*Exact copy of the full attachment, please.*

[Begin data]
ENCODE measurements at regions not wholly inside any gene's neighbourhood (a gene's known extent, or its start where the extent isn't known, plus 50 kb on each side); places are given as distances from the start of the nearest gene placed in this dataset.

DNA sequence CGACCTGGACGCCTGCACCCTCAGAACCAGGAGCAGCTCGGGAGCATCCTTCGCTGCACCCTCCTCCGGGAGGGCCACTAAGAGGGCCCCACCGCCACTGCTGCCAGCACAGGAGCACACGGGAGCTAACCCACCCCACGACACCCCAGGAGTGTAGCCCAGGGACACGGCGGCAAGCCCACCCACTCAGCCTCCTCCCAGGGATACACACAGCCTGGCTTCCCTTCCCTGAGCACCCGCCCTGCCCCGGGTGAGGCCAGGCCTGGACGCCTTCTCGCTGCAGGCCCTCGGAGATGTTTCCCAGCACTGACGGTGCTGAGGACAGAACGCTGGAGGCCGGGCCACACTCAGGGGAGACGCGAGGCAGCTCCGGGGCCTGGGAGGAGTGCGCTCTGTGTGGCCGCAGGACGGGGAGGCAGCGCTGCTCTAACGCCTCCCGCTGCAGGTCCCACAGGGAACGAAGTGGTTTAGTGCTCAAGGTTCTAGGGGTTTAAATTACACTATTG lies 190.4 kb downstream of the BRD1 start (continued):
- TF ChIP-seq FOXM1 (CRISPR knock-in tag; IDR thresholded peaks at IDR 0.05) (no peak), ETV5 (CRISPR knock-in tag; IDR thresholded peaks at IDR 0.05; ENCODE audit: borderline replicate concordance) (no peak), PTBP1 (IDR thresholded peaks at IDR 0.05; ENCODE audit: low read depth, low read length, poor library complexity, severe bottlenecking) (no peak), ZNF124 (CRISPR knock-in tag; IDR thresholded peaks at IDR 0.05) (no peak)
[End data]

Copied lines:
ENCODE measurements at regions not wholly inside any gene's neighbourhood (a gene's known extent, or its start where the extent isn't known, plus 50 kb on each side); places are given as distances from the start of the nearest gene placed in this dataset.

DNA sequence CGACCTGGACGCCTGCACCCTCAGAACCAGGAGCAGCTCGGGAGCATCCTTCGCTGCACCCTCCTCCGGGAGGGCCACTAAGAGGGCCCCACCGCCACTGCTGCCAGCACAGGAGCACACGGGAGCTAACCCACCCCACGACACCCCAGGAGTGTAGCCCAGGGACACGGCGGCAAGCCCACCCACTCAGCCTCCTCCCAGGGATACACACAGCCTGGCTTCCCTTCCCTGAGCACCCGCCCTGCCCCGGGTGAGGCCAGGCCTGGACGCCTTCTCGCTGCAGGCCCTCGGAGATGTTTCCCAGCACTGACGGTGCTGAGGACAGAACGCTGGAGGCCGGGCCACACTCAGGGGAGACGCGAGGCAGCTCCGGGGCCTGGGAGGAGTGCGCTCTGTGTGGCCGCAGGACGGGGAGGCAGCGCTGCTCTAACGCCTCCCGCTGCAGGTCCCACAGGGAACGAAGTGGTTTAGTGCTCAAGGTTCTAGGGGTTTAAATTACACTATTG lies 190.4 kb downstream of the BRD1 start (continued):
- TF ChIP-seq FOXM1 (CRISPR knock-in tag; IDR thresholded peaks at IDR 0.05) (no peak), ETV5 (CRISPR knock-in tag; IDR thresholded peaks at IDR 0.05; ENCODE audit: borderline replicate concordance) (no peak), PTBP1 (IDR thresholded peaks at IDR 0.05; ENCODE audit: low read depth, low read length, poor library complexity, severe bottlenecking) (no peak), ZNF124 (CRISPR knock-in tag; IDR thresholded peaks at IDR 0.05) (no peak)